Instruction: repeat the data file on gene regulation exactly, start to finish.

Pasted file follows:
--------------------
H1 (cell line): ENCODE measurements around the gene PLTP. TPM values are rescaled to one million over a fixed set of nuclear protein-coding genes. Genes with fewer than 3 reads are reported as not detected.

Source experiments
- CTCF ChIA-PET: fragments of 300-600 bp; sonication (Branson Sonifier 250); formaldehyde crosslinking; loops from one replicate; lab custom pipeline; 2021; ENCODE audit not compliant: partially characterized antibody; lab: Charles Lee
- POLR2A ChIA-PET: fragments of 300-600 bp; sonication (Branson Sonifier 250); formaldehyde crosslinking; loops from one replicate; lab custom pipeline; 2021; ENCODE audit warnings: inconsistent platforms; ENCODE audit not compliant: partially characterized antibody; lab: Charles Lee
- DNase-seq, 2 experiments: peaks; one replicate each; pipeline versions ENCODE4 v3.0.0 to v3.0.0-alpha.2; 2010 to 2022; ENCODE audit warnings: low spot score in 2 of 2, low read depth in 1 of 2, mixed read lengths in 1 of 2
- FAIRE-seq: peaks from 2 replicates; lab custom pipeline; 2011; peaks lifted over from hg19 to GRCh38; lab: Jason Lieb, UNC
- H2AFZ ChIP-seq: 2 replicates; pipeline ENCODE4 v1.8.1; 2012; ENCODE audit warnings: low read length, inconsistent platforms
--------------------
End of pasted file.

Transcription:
H1 (cell line): ENCODE measurements around the gene PLTP. TPM values are rescaled to one million over a fixed set of nuclear protein-coding genes. Genes with fewer than 3 reads are reported as not detected.

Source experiments
- CTCF ChIA-PET: fragments of 300-600 bp; sonication (Branson Sonifier 250); formaldehyde crosslinking; loops from one replicate; lab custom pipeline; 2021; ENCODE audit not compliant: partially characterized antibody; lab: Charles Lee
- POLR2A ChIA-PET: fragments of 300-600 bp; sonication (Branson Sonifier 250); formaldehyde crosslinking; loops from one replicate; lab custom pipeline; 2021; ENCODE audit warnings: inconsistent platforms; ENCODE audit not compliant: partially characterized antibody; lab: Charles Lee
- DNase-seq, 2 experiments: peaks; one replicate each; pipeline versions ENCODE4 v3.0.0 to v3.0.0-alpha.2; 2010 to 2022; ENCODE audit warnings: low spot score in 2 of 2, low read depth in 1 of 2, mixed read lengths in 1 of 2
- FAIRE-seq: peaks from 2 replicates; lab custom pipeline; 2011; peaks lifted over from hg19 to GRCh38; lab: Jason Lieb, UNC
- H2AFZ ChIP-seq: 2 replicates; pipeline ENCODE4 v1.8.1; 2012; ENCODE audit warnings: low read length, inconsistent platforms